The Department of History at UNC offers a range of classes on African history from the pre-modern period to the present, including undergraduate lecture courses and seminars as well as courses at the graduate level. While all classes treat the political, economic, and cultural forces that have shaped sub-Saharan Africa from within, Africanist faculty members place an equal emphasis on the fundamental ways such internal processes have affected patterns of global history. Subjects such as the Atlantic slave trade, twentieth-century colonialism, and the rise and decline of apartheid in South Africa underscore the diversity of historical connections Africa has had with the rest of the world. By engaging with the continent’s social, cultural, and intellectual history, students learn that Africa’s past is a fascinating subject on its own terms, as well as an important feature in the study of world history.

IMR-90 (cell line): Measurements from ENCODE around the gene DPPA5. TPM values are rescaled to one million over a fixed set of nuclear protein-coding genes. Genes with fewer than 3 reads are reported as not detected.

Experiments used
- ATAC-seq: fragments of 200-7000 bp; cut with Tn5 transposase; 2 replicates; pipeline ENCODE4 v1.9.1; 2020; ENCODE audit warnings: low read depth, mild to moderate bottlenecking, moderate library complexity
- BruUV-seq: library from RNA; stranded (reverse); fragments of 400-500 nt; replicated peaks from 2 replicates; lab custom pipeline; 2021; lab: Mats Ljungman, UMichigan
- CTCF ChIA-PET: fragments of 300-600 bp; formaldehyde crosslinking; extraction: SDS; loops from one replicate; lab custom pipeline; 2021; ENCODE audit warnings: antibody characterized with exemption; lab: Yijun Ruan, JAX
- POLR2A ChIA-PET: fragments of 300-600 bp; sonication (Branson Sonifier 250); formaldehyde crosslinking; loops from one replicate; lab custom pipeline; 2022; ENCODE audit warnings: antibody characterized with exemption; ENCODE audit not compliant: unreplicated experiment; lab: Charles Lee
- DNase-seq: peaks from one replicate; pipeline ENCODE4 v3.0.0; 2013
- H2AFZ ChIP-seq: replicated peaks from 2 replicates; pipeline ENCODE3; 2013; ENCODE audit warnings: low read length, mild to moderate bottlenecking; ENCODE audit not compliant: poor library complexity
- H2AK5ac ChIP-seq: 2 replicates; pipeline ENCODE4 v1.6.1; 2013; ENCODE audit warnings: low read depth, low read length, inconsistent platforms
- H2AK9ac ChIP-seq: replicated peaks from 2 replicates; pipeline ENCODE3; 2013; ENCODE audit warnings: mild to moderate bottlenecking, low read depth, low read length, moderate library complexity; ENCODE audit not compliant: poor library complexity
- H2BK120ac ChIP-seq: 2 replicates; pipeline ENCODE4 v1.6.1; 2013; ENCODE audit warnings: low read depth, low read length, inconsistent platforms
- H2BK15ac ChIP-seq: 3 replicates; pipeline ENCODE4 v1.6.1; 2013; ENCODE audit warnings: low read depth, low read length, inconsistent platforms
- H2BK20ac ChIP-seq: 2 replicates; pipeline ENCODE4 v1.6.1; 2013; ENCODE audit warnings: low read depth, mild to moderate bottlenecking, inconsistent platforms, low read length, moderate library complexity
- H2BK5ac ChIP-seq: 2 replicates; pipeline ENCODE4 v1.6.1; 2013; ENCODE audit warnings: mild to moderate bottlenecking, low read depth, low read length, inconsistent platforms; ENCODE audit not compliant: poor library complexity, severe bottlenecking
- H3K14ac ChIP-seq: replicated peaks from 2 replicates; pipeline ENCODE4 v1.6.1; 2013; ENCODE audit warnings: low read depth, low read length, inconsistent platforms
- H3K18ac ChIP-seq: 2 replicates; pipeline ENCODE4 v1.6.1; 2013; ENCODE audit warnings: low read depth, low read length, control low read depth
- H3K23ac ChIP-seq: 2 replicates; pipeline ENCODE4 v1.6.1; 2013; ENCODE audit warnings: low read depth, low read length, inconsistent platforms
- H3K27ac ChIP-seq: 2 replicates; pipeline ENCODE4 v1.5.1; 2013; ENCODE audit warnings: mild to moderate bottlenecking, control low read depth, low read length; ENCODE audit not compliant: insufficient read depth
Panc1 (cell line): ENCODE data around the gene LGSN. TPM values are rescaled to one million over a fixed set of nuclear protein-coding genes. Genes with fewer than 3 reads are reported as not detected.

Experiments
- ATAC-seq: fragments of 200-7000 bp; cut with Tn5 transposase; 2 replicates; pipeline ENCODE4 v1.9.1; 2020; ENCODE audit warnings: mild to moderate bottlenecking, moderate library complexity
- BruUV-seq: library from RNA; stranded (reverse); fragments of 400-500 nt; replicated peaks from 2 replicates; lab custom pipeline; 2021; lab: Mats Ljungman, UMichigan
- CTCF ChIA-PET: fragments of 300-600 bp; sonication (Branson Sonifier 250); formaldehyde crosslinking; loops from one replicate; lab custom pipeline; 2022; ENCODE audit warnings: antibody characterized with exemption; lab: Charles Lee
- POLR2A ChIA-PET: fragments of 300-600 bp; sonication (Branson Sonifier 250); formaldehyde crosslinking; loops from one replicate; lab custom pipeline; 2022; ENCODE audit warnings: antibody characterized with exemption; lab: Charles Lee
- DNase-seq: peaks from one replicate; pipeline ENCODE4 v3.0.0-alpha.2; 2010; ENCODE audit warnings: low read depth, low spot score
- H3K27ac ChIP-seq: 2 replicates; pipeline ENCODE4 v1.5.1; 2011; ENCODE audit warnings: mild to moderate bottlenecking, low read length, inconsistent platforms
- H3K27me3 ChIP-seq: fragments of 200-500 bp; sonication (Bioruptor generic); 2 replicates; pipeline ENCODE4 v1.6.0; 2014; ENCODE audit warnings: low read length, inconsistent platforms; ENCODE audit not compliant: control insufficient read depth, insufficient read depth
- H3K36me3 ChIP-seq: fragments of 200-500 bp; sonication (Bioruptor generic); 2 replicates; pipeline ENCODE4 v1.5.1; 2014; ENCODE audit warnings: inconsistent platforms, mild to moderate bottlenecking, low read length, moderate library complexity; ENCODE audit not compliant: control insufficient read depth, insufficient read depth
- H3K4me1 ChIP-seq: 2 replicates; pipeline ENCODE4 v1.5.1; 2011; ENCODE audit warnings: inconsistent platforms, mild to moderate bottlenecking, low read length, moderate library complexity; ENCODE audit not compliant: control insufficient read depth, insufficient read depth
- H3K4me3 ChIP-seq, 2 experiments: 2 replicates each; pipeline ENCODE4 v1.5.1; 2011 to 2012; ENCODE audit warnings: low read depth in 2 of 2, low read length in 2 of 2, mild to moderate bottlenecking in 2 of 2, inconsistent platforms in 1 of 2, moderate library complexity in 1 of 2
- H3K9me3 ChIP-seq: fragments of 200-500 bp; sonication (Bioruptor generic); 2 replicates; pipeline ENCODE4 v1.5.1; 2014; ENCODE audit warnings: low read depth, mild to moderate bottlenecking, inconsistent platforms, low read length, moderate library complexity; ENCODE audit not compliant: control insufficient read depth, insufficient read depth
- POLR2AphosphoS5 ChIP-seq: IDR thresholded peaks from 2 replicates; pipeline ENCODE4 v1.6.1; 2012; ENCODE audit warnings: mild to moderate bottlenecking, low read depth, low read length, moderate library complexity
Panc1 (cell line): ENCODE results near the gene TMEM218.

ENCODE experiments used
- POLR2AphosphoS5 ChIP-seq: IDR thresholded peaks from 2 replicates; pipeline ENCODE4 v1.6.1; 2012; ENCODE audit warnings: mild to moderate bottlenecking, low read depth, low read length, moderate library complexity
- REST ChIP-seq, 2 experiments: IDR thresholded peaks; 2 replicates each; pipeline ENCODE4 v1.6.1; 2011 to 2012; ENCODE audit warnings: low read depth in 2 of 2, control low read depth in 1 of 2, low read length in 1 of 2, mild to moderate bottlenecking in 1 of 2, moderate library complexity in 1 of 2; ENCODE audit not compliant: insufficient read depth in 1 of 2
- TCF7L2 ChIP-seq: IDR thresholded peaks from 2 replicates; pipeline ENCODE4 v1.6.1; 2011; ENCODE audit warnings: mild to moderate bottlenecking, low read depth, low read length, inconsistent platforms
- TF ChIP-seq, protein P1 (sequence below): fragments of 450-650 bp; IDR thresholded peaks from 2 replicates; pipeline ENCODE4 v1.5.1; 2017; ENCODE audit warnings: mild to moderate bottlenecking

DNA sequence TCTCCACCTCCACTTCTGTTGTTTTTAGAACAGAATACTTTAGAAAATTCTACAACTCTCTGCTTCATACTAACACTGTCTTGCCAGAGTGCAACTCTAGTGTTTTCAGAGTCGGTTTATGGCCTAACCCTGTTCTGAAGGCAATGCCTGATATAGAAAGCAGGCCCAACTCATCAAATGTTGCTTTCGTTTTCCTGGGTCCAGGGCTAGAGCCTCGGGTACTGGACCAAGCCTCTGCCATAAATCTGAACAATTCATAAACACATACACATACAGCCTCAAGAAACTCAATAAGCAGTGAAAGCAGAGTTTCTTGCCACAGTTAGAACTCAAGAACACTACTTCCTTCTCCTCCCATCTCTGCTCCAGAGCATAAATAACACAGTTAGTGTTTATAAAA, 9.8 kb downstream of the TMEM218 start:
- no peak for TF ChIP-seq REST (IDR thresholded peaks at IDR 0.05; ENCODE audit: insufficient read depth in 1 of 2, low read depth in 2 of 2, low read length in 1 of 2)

Courses in African history count towards the major concentration in Third World/Non-Western. This concentration focuses on the countries and regions of the non-Western world, including Africa, Asia, Latin America, and Russia. While courses in this field emphasize the unique histories of these regions, they place them into a wider global context.
African history is not offered as a primary field for the Ph.D., but can be selected as a “second” field.